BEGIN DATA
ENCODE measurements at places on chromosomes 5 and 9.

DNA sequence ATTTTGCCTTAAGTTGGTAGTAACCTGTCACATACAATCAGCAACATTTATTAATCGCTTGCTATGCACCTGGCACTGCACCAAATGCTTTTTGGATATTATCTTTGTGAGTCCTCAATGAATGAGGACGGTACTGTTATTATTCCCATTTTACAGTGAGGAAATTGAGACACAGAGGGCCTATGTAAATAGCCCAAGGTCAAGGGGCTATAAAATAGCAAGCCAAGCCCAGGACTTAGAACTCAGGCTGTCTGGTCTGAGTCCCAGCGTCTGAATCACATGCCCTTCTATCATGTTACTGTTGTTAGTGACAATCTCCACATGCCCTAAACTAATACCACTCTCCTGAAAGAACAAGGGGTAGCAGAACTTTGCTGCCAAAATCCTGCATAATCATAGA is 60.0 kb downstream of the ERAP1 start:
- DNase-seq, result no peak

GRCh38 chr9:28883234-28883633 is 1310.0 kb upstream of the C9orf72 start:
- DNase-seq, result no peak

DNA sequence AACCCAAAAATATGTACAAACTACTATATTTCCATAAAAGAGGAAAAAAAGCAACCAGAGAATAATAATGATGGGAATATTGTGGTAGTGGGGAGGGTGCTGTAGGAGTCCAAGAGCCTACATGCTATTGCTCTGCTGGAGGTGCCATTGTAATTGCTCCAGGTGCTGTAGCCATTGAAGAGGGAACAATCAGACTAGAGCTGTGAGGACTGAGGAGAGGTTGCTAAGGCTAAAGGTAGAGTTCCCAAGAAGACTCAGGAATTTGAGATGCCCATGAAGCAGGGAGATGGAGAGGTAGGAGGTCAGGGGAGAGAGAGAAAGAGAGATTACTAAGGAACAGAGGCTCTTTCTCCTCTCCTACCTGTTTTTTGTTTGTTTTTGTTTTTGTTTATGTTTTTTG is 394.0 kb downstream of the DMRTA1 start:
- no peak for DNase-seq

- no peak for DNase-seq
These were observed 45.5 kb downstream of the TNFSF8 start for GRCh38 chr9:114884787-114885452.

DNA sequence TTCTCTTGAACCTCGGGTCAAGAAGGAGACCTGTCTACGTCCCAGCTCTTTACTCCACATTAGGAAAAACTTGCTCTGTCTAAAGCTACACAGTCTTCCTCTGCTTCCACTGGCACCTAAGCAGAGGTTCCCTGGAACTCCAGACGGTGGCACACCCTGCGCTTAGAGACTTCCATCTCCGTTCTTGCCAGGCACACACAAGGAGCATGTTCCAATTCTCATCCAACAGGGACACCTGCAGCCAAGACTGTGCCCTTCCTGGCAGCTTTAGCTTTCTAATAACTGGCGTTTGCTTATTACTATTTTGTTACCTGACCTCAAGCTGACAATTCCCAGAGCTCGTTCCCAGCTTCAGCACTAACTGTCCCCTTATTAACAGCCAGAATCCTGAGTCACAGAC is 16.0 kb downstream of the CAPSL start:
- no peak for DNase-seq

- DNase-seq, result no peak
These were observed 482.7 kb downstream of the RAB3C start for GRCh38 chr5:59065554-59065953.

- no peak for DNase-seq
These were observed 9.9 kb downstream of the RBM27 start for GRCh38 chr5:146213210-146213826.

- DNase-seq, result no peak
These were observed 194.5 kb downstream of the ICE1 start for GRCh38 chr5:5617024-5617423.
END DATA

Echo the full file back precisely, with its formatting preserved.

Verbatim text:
ENCODE measurements at places on chromosomes 5 and 9.

DNA sequence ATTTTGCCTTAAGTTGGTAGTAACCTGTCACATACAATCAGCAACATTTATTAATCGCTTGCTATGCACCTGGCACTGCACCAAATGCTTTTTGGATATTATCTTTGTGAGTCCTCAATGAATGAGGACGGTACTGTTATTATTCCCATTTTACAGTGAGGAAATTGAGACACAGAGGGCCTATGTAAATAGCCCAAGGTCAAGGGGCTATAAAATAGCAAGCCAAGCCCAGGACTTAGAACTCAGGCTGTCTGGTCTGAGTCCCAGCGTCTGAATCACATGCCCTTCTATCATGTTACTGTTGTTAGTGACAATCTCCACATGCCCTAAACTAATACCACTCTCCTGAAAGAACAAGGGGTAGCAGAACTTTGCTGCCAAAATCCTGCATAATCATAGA is 60.0 kb downstream of the ERAP1 start:
- DNase-seq, result no peak

GRCh38 chr9:28883234-28883633 is 1310.0 kb upstream of the C9orf72 start:
- DNase-seq, result no peak

DNA sequence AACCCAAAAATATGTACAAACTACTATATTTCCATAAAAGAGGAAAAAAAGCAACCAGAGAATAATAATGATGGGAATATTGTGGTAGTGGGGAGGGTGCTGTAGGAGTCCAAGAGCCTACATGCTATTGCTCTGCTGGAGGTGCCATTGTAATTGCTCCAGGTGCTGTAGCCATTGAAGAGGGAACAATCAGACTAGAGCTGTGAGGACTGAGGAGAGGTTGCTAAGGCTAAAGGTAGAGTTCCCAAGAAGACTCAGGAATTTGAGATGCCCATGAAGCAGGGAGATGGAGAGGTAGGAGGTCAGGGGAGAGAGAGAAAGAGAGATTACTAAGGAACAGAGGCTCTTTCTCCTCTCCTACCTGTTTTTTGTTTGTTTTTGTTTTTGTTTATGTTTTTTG is 394.0 kb downstream of the DMRTA1 start:
- no peak for DNase-seq

- no peak for DNase-seq
These were observed 45.5 kb downstream of the TNFSF8 start for GRCh38 chr9:114884787-114885452.

DNA sequence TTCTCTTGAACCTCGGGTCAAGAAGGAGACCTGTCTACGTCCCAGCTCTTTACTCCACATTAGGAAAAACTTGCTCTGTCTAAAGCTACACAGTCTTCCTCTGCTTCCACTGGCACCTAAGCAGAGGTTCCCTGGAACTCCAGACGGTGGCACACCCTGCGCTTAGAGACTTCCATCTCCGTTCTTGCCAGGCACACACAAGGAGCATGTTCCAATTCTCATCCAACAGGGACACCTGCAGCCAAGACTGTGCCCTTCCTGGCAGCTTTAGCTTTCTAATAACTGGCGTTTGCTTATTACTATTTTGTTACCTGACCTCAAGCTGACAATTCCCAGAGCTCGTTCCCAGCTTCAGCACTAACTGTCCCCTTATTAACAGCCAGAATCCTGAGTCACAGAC is 16.0 kb downstream of the CAPSL start:
- no peak for DNase-seq

- DNase-seq, result no peak
These were observed 482.7 kb downstream of the RAB3C start for GRCh38 chr5:59065554-59065953.

- no peak for DNase-seq
These were observed 9.9 kb downstream of the RBM27 start for GRCh38 chr5:146213210-146213826.

- DNase-seq, result no peak
These were observed 194.5 kb downstream of the ICE1 start for GRCh38 chr5:5617024-5617423.